|Discussion Boards | Reviews | News | Trip Planning | Shop | Travel | Site Map|
|Home Theater & Entertainment||
|Kevin Krock, editor|
Super-smart high school student Casey Carlyle (Michelle Tractenberg) has never quite fit in. She is a brilliant science student, but has a secret dream of becoming a championship figure skater. She finds herself caught between her mother (Joan Cusack), who has her on the fast track to Harvard, and skating coach (Kim Cattrall), who sees championship potential in Casey. Will Casey ever make up her mind? Will her love interest (Trevor Blumas) go off-loading with the Zamboni? Will there be a dramatic music video climax? Yes, yes, and yes. This is a tween Disney flick, after all.
I was pretty hard on the film when I saw it in the theatre (as part of Alex Stroup's original review of this movie here) but seeing it on DVD has somewhat softened my feelings. It's a harmless diversion for 99 minutes, and hits its target demographic (girls ages 7 to 13) squarely on the nose. Tractenberg is a lovely young actress, and Cusack is always fun to watcheven though in this film she is stripped of most of her playful personality.
The deleted scenes are presented, but without any commentary by the director as to why they were cut from the film. Most are just very quick introductory scenes leading into the main scene that was left in the film.
The alternate opening is a scene less than three minutes long showing Casey as a young girl escaping math homework to go skate on her pond. I felt it would have been a good opening to the movie, since it gives a little more history to her love of ice skating, and showcases a cute young actress who can skate credibly. It's an interesting, but not earth-shattering extra scene.
The DVD includes two music videos: Reach by Caleigh Peters and No One by Aly and A.J. Both include clips of the film and have had heavy rotation on the Disney Channel. Aly and A.J. are being promoted as the latest Disney musical talent, so look for them in future Disney Mania CD compilations.
Director Tim Fywell is conspicuously absent from the commentary. Instead, the young male love interest (Trevor Blumas) is there, along with a gaggle of giggling girls (Michelle Tractenberg, Hayden Pantiere, and Kristen Olsen) who pepper the commentary with squeals of oohhh, I love that outfit! and Don't I look hot in this scene? That's an actual quote. The actresses are not differentiated on the screen with subtitles, which makes it very hard to distinguish between them. Perhaps Disney figured young girls don't care about the director's reasoning behind particular scenes. However, after the delightful commentaries with Julie Andrews, Gary Marshall, and Anne Hathaway on the Princess Diary films, I expected much more from this one.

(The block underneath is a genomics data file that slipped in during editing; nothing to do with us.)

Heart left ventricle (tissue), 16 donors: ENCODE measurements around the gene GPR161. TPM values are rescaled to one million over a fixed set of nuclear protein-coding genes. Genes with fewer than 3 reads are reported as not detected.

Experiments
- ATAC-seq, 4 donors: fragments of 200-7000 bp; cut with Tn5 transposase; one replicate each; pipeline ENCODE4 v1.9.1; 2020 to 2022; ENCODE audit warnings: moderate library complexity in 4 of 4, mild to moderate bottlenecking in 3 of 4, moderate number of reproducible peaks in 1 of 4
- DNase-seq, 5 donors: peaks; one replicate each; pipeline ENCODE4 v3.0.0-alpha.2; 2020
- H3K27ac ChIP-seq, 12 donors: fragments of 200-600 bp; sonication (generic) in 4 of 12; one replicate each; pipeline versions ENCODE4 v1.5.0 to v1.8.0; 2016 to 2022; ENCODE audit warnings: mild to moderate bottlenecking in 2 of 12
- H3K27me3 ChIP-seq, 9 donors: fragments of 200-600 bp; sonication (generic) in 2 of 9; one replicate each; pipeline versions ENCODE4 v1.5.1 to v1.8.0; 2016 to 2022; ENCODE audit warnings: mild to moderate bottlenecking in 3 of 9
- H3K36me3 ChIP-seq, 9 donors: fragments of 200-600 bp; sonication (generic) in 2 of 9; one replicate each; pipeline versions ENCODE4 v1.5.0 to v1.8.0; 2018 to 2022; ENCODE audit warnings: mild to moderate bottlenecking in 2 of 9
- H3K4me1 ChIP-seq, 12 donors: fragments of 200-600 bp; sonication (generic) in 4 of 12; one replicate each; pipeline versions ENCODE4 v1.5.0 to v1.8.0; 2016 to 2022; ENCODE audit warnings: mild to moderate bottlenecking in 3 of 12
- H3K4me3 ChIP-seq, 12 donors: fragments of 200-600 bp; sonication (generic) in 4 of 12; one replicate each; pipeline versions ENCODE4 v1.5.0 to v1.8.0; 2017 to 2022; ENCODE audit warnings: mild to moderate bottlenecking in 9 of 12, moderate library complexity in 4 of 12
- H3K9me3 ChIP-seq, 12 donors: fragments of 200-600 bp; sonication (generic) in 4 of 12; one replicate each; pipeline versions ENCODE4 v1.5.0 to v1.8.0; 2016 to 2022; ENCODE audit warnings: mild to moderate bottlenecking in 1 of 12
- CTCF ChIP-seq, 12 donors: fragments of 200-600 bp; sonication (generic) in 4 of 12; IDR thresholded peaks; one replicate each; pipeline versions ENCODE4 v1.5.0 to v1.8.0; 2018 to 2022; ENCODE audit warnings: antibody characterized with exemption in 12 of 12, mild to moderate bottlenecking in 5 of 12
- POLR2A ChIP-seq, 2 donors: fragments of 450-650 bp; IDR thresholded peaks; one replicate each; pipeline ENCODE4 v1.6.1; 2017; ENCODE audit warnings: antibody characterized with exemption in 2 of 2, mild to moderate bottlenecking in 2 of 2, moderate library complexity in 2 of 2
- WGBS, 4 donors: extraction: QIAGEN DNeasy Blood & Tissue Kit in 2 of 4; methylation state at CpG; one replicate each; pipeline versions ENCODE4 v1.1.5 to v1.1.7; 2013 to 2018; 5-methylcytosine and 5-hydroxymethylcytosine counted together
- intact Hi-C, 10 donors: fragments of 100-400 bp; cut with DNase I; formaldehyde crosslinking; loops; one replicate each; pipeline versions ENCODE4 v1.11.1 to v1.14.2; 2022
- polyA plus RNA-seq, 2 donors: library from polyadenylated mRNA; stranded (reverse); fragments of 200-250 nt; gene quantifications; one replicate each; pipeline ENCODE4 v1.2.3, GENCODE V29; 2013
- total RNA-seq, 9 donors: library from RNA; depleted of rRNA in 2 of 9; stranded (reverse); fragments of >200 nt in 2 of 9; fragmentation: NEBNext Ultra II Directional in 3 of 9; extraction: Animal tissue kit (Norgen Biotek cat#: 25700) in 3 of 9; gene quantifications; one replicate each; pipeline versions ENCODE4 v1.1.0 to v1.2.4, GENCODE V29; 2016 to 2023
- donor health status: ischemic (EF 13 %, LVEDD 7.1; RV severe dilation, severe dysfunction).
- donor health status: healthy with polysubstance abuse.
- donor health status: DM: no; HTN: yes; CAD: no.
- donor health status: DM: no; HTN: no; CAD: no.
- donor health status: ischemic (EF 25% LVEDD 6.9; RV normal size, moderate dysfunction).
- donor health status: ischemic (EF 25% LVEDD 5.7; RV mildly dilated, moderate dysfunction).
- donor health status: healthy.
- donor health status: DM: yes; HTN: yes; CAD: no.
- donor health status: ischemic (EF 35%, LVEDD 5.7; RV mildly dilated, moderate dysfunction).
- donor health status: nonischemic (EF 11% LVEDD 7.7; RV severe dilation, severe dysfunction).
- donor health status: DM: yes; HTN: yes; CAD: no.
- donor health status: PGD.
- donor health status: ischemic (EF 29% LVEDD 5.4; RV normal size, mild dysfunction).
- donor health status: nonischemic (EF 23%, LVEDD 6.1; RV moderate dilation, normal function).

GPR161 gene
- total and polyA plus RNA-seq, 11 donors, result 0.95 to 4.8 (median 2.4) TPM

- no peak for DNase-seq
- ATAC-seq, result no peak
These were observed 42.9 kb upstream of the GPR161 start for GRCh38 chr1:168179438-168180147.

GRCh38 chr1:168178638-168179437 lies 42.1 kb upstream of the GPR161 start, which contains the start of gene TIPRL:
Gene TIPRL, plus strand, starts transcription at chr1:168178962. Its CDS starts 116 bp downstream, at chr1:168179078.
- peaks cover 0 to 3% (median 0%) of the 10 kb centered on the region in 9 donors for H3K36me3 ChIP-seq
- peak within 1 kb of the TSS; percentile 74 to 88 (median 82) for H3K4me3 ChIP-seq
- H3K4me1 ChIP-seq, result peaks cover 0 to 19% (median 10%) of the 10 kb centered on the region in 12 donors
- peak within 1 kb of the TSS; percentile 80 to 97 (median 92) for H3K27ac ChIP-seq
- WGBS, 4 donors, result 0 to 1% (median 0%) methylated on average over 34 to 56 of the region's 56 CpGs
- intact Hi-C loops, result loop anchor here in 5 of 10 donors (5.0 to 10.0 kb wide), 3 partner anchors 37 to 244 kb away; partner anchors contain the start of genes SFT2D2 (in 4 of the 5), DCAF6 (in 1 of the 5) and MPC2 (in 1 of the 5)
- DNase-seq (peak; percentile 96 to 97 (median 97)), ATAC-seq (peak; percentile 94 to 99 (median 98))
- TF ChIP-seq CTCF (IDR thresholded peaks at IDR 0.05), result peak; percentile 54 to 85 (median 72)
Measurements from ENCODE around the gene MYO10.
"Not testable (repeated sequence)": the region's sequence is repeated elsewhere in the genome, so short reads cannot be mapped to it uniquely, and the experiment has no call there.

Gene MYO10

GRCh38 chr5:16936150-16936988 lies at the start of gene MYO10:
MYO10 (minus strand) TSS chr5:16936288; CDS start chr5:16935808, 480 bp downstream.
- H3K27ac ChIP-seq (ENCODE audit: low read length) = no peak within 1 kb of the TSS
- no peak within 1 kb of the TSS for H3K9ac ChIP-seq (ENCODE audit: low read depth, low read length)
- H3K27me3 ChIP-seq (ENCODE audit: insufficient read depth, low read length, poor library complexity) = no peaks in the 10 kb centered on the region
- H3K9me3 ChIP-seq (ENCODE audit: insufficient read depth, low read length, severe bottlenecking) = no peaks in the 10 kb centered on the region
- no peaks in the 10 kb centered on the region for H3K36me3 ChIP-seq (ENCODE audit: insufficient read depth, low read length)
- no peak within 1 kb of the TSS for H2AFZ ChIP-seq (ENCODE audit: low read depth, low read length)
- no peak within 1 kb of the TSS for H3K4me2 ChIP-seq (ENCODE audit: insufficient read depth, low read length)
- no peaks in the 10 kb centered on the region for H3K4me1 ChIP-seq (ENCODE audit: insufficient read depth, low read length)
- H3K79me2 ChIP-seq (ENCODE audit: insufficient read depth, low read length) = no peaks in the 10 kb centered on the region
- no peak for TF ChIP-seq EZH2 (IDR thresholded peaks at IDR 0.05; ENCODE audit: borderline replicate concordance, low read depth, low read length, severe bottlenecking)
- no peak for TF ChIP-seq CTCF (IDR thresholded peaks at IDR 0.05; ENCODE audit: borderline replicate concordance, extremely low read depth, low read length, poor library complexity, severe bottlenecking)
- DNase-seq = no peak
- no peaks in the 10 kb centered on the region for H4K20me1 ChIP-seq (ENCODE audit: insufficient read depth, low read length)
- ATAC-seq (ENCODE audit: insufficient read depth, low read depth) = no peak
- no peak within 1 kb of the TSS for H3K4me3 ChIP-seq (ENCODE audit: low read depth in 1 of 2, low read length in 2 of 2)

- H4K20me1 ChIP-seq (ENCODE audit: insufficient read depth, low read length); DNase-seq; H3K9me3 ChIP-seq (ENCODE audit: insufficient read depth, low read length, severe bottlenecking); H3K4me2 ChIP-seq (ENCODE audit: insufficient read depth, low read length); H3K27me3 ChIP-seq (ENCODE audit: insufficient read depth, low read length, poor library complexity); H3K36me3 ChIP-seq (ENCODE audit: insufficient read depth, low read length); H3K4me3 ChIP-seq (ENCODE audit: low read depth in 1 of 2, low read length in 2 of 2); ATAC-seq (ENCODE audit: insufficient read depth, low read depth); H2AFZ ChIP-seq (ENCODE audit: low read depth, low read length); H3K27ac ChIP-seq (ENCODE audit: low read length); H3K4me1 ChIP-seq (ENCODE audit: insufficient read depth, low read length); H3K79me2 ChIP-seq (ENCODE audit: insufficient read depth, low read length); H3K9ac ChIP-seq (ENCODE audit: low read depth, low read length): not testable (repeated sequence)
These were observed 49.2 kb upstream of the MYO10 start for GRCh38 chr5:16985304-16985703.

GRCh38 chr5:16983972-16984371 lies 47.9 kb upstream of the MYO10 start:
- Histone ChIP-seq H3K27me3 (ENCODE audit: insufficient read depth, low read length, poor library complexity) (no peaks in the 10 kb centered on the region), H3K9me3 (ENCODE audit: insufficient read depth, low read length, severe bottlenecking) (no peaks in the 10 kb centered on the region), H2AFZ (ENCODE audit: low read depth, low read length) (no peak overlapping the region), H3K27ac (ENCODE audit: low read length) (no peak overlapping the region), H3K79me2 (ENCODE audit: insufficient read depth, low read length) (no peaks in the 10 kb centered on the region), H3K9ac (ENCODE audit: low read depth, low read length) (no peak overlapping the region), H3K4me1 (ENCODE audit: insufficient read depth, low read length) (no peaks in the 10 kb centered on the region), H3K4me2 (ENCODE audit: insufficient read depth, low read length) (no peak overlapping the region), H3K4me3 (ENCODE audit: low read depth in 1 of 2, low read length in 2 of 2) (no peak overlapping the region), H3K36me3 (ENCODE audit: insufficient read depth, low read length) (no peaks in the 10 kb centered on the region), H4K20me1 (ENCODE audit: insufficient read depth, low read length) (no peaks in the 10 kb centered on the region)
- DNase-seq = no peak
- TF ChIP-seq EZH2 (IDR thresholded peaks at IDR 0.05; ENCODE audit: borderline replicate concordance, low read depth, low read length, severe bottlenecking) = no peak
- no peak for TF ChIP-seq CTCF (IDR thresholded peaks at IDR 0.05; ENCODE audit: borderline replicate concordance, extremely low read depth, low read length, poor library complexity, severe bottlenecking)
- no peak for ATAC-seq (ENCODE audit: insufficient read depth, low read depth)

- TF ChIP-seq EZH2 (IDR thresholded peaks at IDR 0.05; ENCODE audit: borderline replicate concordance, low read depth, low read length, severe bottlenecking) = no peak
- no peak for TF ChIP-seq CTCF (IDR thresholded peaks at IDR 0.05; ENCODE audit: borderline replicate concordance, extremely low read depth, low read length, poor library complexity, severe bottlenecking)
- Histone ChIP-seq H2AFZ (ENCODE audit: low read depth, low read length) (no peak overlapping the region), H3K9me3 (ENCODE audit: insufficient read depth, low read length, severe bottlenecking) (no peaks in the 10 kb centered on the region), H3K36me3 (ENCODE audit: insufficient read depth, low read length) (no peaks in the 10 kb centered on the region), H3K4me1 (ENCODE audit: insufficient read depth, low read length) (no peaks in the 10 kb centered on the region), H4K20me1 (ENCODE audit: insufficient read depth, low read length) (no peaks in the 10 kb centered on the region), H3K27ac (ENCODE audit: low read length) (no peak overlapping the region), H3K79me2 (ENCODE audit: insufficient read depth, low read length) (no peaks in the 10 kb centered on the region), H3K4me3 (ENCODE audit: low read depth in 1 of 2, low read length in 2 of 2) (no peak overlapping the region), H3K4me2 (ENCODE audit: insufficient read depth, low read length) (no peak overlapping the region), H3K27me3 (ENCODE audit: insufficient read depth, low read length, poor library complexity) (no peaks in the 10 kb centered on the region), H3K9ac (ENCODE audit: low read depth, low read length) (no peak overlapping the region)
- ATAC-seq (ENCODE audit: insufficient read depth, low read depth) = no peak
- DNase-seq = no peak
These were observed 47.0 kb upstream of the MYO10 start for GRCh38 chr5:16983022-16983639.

Once again, the interface is very baresome background music from the soundtrack, pictures of various characters from the film, and the list of features. Since there is not a lot of bonus material, the interface is extremely easy to navigate.
The Audio, Video, and Interface
The soundtrack is presented on Dolby Digital 5.1 and sounds crisp and even. The picture is presented in 1.85:1 Anamorphic Widescreen. The colors and tones are very natural. Interestingly, Disney released a separate DVD for the reformatted full screen edition; it could have fit very easily on one disc, given the scarcity of bonus material.
The Final Evaluation
Compared to the lavish multi-disc releases of other similar Disney movies, such as the Princess Diaries and Freaky Friday, this release is very bare-bones. I would have expected at least one The Making of Ice Princess documentary or commentary from the director. Ice skating fans would have appreciated some more information about how they used real figure skaters to fill in for the actors, or perhaps some real-life skating stories. Lots of missed opportunities here. Perhaps they are waiting for the 10-year anniversary of the film to release more goodies, but I doubt this film will have that kind of staying power.
Thoughts, questions, or comments? Contact Lisa here.
Kevin Doc Krock is been a long-time animation buff and home theater fan. He's been following the rise of the DVD format in the home market since its introduction, and he hopes to help you make the most of your family's home theater viewing time and video collections.
You can contact Kevin here.
is not associated in any official way with the Walt Disney Company, its
subsidiaries, or its affiliates. The official Disney site is available
This MousePlanet Web site provides independent news articles, commentary,
editorials, reviews, and guides primarily about the theme park resorts
of the Walt Disney Co. All information on this site is subject to change.
Please call destinations in advance to confirm the most up-to-date information.